NeurIPS 2020

Unfolding the Alternating Optimization for Blind Super Resolution

Review 1

Summary and Contributions: This paper tackles Blind-SR by unfolding the two steps approach of IKC (Gu'19) into one trainable network that requires no test-time optimization.

Strengths: 1. Simple and elegant way to idealize the two steps. 2. Impressive results, large meaningful margin.

Weaknesses: All weaknesses are related to experiments, analysis and understanding. 1. Missing Methods to compare to: - NTIRE'20 leaders in real-SR tracks seems to be a must. - Zhang et al. Deep Unfolding Network for Image Super-Resolution CVPR'20 (cited [33] but not compared against) - Cornillere et al. Blind Image Super-Resolution with Spatially Variant Degradations SIGA"19 2. Comparisons settings: Setting2- DIV2KRK is a great choice, but only few methods are tested on it. As for setting1- Why use specifically Gauss8 for setting 1? why not using a set of kernels for example as in [33]? Also- comparison on non-blind setting with bicubic kernel is important to understand if the improvement is in the upscaling or in the kernel estimation. 3. Ablation needed: While results are impressive, there is no analysis that can scientifically contribute to understand the contributions. Using GT kernel and compare, try different intializations, ablate architectural elements (what happens if you do the high-level idea using the basic networks introduced in IKC?- this will let us know if the advantage comes from the elegant idea or from an optimized architecture). 4. Visualizing retrived kernels: This is important, in order to see if the kernel is indeed estimated correctly as claimed or some magic just happens to help produce the results. 5. Unclear comparison to ZSSR: See correctness section. 6. Supplementary material: Contains code which is great. However I would expect other things that are missing: - Visual compariosns to other methods in order to understand the visual effects. - Kernel visualizations

Correctness: Mostly correct. The comparison to ZSSR in setting 1 is confusing- ZSSR requires a kernel as an input. what kernel was fed to ZSSR? if just bicubic then comparison is not relevant and should be fixed. If GT kernel then ZSSR cheats. If it is estimated (KernelGAN?) then let us know.

Clarity: The paper is edited well.

Relation to Prior Work: Closely related work is mentioned and compared. Some leading methods are omitted- specified in the weaknesses.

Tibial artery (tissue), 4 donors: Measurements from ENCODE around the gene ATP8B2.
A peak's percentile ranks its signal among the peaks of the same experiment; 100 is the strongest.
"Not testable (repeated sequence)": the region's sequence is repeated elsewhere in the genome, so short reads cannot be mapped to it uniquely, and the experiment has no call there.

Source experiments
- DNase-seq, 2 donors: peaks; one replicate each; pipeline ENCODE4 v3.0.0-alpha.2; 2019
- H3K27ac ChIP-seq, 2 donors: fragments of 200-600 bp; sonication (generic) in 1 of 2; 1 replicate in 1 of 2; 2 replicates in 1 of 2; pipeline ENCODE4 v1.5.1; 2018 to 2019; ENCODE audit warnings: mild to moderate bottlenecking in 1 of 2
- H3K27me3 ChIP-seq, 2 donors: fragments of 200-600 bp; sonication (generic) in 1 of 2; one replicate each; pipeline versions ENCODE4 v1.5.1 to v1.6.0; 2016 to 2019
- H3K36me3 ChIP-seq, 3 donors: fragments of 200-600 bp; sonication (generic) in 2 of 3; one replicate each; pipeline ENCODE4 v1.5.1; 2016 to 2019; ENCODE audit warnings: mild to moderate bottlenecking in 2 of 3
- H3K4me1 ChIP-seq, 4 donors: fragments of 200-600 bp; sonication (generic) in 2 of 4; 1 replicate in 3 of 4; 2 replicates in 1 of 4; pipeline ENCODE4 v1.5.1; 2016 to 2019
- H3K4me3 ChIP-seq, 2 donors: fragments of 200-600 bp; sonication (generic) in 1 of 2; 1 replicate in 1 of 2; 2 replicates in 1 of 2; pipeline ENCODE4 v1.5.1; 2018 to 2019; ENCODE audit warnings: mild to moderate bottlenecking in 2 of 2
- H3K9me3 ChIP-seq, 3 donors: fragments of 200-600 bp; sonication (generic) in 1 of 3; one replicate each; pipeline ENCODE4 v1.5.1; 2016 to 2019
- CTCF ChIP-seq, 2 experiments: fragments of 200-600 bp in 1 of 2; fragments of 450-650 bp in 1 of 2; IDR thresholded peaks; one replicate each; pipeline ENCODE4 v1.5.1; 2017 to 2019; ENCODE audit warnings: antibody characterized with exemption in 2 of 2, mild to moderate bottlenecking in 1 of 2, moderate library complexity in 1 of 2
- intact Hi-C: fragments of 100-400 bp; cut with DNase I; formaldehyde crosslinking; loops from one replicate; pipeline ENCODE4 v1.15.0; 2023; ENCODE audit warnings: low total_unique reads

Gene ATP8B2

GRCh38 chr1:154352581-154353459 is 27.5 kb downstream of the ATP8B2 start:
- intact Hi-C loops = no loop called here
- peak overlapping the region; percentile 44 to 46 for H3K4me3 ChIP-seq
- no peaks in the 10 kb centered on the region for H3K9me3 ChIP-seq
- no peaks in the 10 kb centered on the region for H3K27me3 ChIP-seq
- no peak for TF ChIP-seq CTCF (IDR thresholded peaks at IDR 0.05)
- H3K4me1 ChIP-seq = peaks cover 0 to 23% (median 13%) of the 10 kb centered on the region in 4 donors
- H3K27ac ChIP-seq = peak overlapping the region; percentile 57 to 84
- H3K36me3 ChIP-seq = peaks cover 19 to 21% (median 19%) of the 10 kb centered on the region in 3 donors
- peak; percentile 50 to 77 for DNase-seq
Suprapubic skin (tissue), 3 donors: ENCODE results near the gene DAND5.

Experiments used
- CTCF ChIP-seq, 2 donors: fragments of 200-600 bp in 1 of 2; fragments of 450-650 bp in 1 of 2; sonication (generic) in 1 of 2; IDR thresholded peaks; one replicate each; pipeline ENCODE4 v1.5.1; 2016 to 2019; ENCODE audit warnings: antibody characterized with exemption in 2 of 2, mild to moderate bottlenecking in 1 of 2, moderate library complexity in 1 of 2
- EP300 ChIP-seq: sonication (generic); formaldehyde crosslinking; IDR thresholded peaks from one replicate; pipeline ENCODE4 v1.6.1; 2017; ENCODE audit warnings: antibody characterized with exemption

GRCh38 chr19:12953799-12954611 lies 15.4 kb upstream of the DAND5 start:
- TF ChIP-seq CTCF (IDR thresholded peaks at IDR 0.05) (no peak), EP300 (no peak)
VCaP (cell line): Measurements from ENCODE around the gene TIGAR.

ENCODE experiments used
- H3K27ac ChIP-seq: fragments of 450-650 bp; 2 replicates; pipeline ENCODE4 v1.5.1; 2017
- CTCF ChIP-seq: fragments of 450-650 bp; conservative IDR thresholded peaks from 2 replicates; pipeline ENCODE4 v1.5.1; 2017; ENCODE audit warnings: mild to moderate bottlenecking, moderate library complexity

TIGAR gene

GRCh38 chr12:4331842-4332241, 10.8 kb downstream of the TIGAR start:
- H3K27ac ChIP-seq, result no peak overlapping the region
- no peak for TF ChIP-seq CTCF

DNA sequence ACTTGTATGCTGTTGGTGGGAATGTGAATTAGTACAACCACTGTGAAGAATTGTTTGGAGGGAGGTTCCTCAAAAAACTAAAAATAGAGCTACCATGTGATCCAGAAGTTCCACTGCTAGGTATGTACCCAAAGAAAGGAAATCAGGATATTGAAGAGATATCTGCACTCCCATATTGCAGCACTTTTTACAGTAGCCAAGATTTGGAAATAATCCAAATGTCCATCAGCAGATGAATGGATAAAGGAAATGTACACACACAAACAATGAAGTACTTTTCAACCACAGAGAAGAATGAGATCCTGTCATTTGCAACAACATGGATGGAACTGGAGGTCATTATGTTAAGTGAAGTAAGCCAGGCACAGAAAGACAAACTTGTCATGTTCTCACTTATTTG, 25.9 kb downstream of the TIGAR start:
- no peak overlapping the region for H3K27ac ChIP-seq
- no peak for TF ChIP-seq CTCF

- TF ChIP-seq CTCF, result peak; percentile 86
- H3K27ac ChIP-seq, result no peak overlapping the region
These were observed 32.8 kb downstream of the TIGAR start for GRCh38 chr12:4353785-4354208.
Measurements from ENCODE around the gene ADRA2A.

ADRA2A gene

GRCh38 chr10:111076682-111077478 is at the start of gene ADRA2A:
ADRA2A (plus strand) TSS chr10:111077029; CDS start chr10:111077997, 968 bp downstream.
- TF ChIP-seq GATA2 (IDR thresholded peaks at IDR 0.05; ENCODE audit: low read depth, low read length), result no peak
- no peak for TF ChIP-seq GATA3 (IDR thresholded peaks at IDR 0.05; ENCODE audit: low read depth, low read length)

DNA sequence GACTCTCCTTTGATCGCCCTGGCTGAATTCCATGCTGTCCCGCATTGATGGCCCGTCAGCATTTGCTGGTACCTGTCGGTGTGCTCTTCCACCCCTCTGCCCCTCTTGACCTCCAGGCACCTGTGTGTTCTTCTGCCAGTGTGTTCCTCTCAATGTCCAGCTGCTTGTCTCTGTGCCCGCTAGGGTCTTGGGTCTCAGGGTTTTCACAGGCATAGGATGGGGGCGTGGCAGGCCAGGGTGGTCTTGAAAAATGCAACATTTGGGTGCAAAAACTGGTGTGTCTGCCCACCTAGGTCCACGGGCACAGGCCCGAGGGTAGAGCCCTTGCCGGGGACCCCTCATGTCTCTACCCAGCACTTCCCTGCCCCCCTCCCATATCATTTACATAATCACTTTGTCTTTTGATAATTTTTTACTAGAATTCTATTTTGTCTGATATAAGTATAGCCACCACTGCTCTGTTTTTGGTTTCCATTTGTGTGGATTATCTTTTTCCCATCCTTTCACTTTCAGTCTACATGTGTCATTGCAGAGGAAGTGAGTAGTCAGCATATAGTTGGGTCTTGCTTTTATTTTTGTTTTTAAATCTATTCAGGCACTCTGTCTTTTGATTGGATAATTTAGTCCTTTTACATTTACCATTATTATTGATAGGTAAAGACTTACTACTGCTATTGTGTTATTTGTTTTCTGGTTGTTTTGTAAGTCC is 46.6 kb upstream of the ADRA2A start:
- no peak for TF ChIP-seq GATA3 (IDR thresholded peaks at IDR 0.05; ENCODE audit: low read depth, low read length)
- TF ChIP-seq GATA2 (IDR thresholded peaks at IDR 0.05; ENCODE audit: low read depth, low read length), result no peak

Reproducibility: Yes

Additional Feedback: This paper is a clear accept to my taste. But I think it should be modified to be more scientifically contributing; While the results are impressive and the method is simple and elegant, I find that understanding and analyzing is missing. ******************** post rebuttal ********************** I understand why visualization of kernels is not trivial, I think that some effort to assess them would have been much better; simply solve a set of linear equations from the SR output and the LR input and get the kernel. GT kernel was tested which is good. More methods tested on div2kRK which is great. I don't like setting 1 and not convinced that it is a good experiment. Comparison to wider kernels was added. I still think that the paper is too much about "how good we are" and no doing enough scientific analysis of understanding why things work. I ask the authors to consider this comment upon acceptance. This paper significantly improves SotA for blind SR, with a simple and elegant idea. It is an important advancement for the challenge of blind SR. My opinion is to remain with 8.

Review 2

Summary and Contributions: The authors propose to jointly optimize blur kernel estimation and SR using a CNN design with Estimator and Restorer modules unfolding the optimization process in an end-to-end trainable network. The proposed solution is shown to improve in accuracy over compared methods as well as in speed.

Strengths: + novel blind SR design + efficiency wrt prior work + improved PSNR and SSIM performance on different settings

Weaknesses: It would be interesting to know - how accurate the blur kernel estimator is - given perfect kernel estimation (ground truth) what would be the upper bound in performance for the restorer / overall solution - how the performance varies with the blur kernels - what are the limitations of the proposed solution, when it fails

Correctness: yes

Clarity: the paper reads well

Relation to Prior Work: yes

Reproducibility: Yes

Additional Feedback: there are some typos (like DNA, Adma) the language could be improved. ======= I am satisfied with the rebuttal and the extra information and results provided by the authors.

Review 3

Summary and Contributions: This paper proposes a blind image SR method based on deep CNNs. The proposed network is motivated by the conventional optimization-based method (1). It contains an estimator and restorer which is jointly trained in an end-to-end manner. Experimental results show the effectiveness of the proposed method.

Strengths: The paper is well motivated. It proposes a blind image SR based on deep CNNs, where the blur kernels and SR results are both estimated alternatively. It proposes a conditional residual block (CRB) to improve the final results. The proposed method generates better results on synthetic datasets and comparable results on real-world images. The code is also provided.